For decades, addiction medicine was a specialty practiced only by psychiatrists. This was due to the fact that training was not available to those who were studying to become general practitioners. Now, addiction medicine is set to become the newest specialty in general medicine, much like dermatology, cancer treatment, or pediatric medicine.

Faced with a shortage of medical professionals trained to combat America’s rising substance abuse and alcoholism epidemics, the medical establishment was forced to acknowledge that lack of training opportunities for non-mental health doctors makes early intervention for substance abuse nearly impossible. These same leaders have also had to acknowledge that lack of respect for addiction as a bona fide area of practice contributed to the problem. You can read a number of FAQs about addiction treatment here.

In the past, even medical doctors debated whether addiction to alcohol was more a lack of willpower and less of a physical ailment like high blood pressure, which needs ongoing monitoring and treatment. This unwillingness to accept substance addiction as a bona fide medical disease was likely a result of a lack of understanding of the brain and has been replaced over the last fifteen years by knowledge gained from studying MRI scans of addicts. There is now an acknowledgment that addiction to drugs or alcohol results in physical brain changes. The good news is that, because there is a physical component to addiction, managing the disease with medicine and therapy could eventually be as standard as caring for those with diabetes or other chronic illnesses.

In 2007, the American Board of Addiction Medicine was instituted to encourage treatment of addiction within general medical practices. Its goal is to eventually get addiction medicine accredited by the Accreditation Council for Graduate Medical Education so that the specialty would be treated as a primary residency that would be started after graduation from medical school. As the first step to accreditation, the addiction medicine program must be adopted at a minimum of twenty medical schools across the country.

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Though each school has been left to develop its own curriculum in addiction medicine, training will focus on recognizing and diagnosing substance abuse among its patients and carrying out brief interventions to discuss treatment options for detoxification and recovery. Students will also be trained on various legal and everyday consequences of addiction.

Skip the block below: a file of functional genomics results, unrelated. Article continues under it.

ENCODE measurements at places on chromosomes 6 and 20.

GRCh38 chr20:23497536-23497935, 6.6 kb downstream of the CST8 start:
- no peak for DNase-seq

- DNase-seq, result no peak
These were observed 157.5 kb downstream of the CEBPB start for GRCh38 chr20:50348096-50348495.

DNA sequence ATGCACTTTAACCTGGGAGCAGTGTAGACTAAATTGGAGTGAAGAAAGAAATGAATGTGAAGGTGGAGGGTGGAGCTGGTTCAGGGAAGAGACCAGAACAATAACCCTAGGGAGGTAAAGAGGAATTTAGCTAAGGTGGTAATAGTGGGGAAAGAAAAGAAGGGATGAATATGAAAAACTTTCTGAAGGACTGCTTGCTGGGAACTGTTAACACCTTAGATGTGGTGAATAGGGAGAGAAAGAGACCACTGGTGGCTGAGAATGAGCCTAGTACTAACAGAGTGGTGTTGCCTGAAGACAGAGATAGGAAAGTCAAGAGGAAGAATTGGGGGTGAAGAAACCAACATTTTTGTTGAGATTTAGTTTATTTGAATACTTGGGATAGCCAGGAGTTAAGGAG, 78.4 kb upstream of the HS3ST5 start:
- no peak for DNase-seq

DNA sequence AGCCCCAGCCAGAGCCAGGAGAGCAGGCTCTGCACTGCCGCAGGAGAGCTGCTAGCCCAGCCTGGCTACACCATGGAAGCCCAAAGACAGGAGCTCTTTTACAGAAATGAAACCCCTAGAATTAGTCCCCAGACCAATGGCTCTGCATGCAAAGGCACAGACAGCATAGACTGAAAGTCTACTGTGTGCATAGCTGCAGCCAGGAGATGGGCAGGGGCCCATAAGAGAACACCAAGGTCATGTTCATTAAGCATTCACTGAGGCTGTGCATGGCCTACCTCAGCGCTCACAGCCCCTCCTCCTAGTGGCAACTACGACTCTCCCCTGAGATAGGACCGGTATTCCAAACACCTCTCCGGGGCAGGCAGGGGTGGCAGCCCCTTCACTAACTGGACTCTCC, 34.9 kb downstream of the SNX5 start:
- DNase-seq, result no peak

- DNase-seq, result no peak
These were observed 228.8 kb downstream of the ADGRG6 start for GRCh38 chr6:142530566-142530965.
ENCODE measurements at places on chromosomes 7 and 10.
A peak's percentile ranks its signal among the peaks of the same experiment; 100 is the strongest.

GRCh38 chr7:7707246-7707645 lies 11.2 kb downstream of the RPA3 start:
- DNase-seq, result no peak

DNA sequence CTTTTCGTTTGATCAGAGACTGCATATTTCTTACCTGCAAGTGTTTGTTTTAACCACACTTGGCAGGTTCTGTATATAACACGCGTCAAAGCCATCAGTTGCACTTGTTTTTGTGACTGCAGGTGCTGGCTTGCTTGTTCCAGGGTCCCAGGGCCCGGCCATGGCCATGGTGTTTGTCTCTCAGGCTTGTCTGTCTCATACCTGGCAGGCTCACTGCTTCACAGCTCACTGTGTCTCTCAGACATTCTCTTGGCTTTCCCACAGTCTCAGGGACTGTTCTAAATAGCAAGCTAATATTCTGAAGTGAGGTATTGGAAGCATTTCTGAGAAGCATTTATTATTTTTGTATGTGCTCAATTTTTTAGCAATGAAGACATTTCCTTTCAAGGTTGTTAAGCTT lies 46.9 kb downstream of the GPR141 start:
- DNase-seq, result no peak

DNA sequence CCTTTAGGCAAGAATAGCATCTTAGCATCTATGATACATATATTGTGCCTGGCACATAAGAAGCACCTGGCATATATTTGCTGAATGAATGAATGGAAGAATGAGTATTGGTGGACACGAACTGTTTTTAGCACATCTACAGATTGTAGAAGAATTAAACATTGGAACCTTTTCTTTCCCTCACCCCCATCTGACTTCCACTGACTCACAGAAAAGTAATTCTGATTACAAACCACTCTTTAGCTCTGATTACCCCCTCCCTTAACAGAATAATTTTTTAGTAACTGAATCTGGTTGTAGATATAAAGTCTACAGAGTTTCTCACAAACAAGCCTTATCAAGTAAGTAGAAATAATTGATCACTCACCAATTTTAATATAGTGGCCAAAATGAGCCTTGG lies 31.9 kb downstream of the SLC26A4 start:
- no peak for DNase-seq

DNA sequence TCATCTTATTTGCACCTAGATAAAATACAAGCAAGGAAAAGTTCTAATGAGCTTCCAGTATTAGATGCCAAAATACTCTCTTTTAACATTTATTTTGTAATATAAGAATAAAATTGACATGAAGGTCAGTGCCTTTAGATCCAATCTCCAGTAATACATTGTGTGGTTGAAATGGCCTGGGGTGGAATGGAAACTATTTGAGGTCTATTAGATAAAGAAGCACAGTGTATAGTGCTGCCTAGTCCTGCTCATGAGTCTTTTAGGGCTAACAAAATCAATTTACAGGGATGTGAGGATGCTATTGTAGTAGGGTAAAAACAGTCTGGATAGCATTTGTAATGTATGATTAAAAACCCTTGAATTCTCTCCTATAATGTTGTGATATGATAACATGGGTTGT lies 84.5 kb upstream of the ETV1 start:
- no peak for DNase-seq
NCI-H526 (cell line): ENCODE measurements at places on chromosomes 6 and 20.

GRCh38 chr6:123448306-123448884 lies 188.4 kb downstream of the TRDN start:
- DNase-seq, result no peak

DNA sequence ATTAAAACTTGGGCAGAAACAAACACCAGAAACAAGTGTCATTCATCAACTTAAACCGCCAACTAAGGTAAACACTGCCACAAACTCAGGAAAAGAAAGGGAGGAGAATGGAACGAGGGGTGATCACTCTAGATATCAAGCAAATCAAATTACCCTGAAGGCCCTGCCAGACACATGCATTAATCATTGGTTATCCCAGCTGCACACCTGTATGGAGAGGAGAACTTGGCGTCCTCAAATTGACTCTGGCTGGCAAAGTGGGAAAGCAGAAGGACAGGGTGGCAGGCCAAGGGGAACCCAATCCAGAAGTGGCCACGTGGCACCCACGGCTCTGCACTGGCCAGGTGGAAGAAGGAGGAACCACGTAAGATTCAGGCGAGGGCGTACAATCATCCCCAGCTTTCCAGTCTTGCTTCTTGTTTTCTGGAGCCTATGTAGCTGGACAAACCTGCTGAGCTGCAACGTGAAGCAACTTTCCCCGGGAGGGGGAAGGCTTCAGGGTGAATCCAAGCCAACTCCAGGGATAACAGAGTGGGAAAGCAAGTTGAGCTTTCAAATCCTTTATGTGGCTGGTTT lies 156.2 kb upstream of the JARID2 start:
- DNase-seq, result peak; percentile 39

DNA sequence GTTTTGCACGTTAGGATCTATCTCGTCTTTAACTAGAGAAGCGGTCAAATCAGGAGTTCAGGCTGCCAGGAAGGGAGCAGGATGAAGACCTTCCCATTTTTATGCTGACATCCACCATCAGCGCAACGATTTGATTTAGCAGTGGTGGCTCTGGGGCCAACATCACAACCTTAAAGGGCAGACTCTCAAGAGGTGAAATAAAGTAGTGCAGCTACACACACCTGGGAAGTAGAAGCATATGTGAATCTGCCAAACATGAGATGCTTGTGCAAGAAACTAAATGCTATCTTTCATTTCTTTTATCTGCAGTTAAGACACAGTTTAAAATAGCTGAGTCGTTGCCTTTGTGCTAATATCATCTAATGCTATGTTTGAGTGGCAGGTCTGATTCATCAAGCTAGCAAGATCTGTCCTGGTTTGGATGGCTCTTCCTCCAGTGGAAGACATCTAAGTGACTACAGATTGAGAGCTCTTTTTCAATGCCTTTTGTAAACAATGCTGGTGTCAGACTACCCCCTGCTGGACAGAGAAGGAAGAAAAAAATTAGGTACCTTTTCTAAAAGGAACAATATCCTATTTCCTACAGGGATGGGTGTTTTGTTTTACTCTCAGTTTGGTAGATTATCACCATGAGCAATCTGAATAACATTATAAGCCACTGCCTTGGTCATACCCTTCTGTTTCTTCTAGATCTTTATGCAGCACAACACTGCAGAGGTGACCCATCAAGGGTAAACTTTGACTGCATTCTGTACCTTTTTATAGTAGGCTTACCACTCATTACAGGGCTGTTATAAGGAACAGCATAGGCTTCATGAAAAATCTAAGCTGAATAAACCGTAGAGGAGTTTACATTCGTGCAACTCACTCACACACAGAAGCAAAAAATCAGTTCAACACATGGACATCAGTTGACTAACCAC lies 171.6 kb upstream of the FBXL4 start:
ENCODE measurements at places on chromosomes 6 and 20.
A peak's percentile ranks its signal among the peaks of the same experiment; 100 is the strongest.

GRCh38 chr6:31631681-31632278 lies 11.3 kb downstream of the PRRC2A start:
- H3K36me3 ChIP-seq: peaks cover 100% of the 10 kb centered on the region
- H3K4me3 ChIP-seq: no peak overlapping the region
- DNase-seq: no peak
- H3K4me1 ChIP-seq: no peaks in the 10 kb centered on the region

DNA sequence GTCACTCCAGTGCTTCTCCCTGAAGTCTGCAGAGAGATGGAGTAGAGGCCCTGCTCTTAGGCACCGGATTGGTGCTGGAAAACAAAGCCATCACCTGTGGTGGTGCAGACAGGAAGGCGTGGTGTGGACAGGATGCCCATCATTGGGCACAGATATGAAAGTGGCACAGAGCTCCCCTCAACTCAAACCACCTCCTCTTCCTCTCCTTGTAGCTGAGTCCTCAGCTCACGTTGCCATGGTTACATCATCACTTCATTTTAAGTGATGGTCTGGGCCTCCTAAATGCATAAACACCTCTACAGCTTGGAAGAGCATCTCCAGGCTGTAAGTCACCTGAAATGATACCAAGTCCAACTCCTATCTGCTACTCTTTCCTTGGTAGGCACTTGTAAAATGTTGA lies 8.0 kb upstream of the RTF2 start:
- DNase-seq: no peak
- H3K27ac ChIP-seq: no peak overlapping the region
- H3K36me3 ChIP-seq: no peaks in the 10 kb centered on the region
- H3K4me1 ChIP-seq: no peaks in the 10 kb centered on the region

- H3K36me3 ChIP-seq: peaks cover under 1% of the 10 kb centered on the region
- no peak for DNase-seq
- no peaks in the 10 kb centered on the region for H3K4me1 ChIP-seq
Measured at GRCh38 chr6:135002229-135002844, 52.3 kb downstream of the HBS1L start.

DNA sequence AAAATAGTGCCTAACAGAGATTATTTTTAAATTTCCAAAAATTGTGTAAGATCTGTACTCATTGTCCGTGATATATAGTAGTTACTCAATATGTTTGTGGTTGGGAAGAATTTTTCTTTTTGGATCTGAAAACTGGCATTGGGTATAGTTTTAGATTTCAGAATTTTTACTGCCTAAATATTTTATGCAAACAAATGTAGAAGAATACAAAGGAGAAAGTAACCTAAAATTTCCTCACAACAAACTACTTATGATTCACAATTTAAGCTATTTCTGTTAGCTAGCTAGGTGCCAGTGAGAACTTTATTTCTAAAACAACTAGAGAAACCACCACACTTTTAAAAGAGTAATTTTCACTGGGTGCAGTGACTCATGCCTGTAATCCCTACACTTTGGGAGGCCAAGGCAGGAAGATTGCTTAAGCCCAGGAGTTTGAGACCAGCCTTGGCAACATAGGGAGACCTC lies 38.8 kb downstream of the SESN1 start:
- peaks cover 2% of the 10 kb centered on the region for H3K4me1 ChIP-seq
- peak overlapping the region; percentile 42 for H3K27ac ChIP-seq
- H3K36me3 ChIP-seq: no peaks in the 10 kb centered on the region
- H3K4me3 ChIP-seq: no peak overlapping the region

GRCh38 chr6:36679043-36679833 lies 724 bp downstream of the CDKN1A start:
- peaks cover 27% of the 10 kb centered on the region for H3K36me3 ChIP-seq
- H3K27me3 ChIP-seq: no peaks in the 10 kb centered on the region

Another focus of the new addiction training will be overcoming the belief that the majority of addicts can attain lasting recovery with just one month in rehab. Given the permanent physical changes that take place in the brains of some addicts, this is just not realistic. Instead, the doctors in this new residency program will be taught that treatment for addiction does not necessarily result in a cure. Instead, patients must remain under the routine care of a doctor in order to avoid relapse.

Though few addiction professionals believe that recovery can be attained solely by ingesting anti-addiction drugs, many have come to believe that pharmaceutical intervention combined with therapy, like self-help or 12-step programs, provides many addicts the best opportunity for getting and staying clean. Drugs like methadone and buprenorphine have been shown to block cravings and lessen withdrawal symptoms in those addicted to opioids. The interaction between drug therapy and mental health treatment will be just one of the topics under investigation during the new addiction residency.